The disputed domain name also includes the words “official” and “tickets”. The addition of generic terms are not ordinarily enough to distinguish a domain name from a registered trade mark, as they rarely change the overall impression of the name being connected to the owner of the trade mark (see for example Chippendales USA, LLC v. Latins Finest, WIPO Case No. D2003-0980).
Furthermore, football match tickets are clearly a relevant part of the Complainant's business, and are therefore merely a description of goods or services provided by the Complainant. The word “official” has an everyday meaning which implies that the disputed domain name is owned by or connected with a genuine Chelsea entity, primarily the Complainant (see The Arsenal Football Club Public Limited Company v. Official Tickets Ltd, WIPO Case No. D2008-0842).
Incorporation of two generic words also means that an Internet user's attention is more likely to be drawn to the less common word, being Chelsea. This is the most distinctive feature of the disputed domain name, and as it is the Complainant's trade mark, it increases the likelihood of confusing similarity.
Chelsea is a geographic term. That does not, however, prevent a finding in favour of the Complainant in relation to paragraph 4(a)(i) of the Policy. See, for example, The Liverpool Football Club and Athletic Grounds Public Limited Company and the LiverpoolFC.TV Limited v. Andrew James Hetherington, WIPO Case No. D2002-0046; Sydney Markets Limited v. Nick Rakis trading as Shell Information Systems, WIPO Case No. D2001-0932 (and the other decisions cited therein).
The Panel finds that the first element has been met.
The Complainant has put forward adequate evidence to suggest that the Respondent has no rights or legitimate interests in the disputed domain name.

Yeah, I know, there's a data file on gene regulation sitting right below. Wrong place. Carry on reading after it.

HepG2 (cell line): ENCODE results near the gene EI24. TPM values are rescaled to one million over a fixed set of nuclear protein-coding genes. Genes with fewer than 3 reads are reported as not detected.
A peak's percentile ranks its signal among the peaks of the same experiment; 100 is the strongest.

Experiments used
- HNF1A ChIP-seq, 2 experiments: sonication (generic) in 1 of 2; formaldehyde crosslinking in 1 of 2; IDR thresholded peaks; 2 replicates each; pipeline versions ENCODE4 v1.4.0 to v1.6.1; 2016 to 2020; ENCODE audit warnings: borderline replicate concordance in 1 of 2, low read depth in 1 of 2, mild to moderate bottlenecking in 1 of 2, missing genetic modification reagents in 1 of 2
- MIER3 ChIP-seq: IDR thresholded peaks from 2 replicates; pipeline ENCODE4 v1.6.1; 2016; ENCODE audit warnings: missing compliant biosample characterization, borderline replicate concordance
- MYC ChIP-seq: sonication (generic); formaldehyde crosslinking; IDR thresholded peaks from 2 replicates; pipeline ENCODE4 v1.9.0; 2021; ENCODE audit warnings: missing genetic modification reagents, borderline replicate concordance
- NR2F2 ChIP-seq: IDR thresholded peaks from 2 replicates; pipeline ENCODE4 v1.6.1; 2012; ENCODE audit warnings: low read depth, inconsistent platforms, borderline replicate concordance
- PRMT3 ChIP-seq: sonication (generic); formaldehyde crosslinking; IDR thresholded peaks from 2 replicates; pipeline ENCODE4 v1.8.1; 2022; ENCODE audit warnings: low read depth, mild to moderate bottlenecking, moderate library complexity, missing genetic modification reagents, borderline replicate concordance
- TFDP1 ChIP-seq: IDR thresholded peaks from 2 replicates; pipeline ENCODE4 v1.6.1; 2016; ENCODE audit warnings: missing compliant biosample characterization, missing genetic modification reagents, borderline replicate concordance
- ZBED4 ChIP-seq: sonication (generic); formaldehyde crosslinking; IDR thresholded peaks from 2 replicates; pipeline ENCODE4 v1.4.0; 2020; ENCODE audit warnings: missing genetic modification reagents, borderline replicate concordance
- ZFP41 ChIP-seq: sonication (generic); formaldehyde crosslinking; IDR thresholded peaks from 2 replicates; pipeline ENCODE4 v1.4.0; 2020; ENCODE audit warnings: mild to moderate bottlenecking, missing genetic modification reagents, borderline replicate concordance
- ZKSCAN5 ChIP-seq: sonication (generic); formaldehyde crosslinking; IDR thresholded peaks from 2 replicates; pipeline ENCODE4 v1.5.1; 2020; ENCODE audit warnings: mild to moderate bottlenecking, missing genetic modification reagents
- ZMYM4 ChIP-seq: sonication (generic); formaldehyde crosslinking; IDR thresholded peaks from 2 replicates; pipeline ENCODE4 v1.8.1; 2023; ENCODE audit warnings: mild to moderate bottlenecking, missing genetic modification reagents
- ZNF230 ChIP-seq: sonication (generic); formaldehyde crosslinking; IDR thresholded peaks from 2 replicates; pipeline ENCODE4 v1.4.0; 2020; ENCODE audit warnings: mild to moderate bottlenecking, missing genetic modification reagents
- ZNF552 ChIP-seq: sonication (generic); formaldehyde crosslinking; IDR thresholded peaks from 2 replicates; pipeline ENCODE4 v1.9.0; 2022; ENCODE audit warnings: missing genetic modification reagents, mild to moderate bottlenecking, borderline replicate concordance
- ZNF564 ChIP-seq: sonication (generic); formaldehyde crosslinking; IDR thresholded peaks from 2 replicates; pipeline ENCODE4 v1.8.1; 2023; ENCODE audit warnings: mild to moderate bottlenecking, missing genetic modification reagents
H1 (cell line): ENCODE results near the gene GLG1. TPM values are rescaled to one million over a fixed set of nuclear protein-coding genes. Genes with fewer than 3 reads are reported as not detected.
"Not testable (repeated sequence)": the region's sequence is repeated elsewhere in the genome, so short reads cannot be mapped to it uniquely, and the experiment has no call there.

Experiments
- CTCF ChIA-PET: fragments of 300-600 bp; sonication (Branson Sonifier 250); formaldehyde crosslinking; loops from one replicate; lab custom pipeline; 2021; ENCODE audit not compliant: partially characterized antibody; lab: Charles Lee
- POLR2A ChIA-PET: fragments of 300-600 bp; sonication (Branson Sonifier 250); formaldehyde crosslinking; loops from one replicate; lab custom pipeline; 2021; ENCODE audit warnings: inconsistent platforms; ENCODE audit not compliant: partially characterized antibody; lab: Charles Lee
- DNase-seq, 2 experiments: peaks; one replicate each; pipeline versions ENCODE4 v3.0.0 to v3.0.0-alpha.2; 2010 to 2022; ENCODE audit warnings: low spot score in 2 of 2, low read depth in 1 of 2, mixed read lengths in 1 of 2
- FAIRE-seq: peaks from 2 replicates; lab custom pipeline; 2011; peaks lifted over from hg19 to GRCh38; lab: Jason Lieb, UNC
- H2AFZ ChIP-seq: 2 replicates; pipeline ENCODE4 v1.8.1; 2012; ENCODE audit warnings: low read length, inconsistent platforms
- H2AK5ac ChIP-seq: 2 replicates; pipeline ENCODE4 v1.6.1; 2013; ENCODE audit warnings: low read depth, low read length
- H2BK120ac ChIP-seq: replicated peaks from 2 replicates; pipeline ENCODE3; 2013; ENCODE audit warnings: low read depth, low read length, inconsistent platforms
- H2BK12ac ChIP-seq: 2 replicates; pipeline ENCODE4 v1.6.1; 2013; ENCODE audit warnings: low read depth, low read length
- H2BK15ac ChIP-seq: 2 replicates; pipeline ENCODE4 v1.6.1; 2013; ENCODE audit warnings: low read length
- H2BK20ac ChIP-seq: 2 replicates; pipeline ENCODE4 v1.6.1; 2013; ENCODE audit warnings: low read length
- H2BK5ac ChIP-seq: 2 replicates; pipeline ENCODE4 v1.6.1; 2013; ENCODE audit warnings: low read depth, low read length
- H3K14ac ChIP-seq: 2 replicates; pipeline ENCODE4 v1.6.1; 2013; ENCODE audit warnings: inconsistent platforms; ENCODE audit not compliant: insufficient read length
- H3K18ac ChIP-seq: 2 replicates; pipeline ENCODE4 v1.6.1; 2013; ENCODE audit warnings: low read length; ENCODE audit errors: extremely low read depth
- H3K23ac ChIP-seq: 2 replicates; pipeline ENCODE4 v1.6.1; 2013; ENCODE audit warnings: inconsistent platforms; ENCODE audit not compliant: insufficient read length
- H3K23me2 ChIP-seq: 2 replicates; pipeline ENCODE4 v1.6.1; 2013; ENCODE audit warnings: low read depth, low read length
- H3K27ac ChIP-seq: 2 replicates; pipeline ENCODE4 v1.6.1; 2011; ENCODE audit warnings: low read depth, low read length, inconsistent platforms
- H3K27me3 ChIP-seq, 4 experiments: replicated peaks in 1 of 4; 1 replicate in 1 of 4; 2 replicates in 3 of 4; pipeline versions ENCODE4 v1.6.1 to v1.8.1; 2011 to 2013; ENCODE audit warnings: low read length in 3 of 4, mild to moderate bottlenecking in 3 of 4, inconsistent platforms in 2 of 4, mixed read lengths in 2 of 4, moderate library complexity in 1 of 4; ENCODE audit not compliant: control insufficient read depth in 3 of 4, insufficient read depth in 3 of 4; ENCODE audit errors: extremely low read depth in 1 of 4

In particular, the Complainant, as owner of the CHELSEA trade mark, has not authorised the Respondent to use its trade mark. The Respondent does not appear to be known by the name Chelsea, and does not appear to have any registered or pending trade mark rights over that term (at least not in the United States of America and the United Kingdom).
Most importantly, the Respondent is using the website for a commercial purpose, in a way that trades on the goodwill of the Complainant and its trade marks. The Respondent is using the disputed domain name to offer and sell match tickets, which clearly competes with the Complainant's business. This cannot constitute a bona fide offering of goods or services under this element of the Policy, as the Respondent is attempting to divert the Complainant's customers for its own commercial gain (see for example Trip.com, Inc. v. Daniel Deamone, WIPO Case No. D2001-1066).
The Complainant has made an adequate prima facie case that the Respondent lacks rights or legitimate interests in the disputed domain name. The Respondent has failed to provide any evidence which changes the Complainant's case. Therefore the second element has been met.
The Panel notes the similarities between this case, and the facts of The Arsenal Football Club Public Limited Company v. Official Tickets Ltd, WIPO Case No. D2008-0842. That case involved an almost identical domain name and website to the present case, although they were dedicated to the Arsenal Football Club rather than the Chelsea Football Club.
It is also noted that the Respondent operates similar sites for other football clubs in the English Premier League, such as “www.official-fulham-tickets.com”, and “www.official-manchester-tickets.com”. The website operating from the disputed domain name contains a direct link to these other websites.
Each of the “official ticket” websites operated by the Respondent, offers tickets for the relevant football team's upcoming games, but also provides links to other goods and services (for example, concert tickets, other sporting event tickets and hotel accommodation). The websites also contain pictures, logos and/or colours unique to the particular team, which would cause Internet users to assume that it is in fact the “official” website.
In the Panel's view, the Respondent has clearly engaged in a pattern of conduct which prevents trade mark owners from reflecting their trade mark in a corresponding domain name. This is evidence of bad faith under paragraph 4(b)(ii) of the Policy.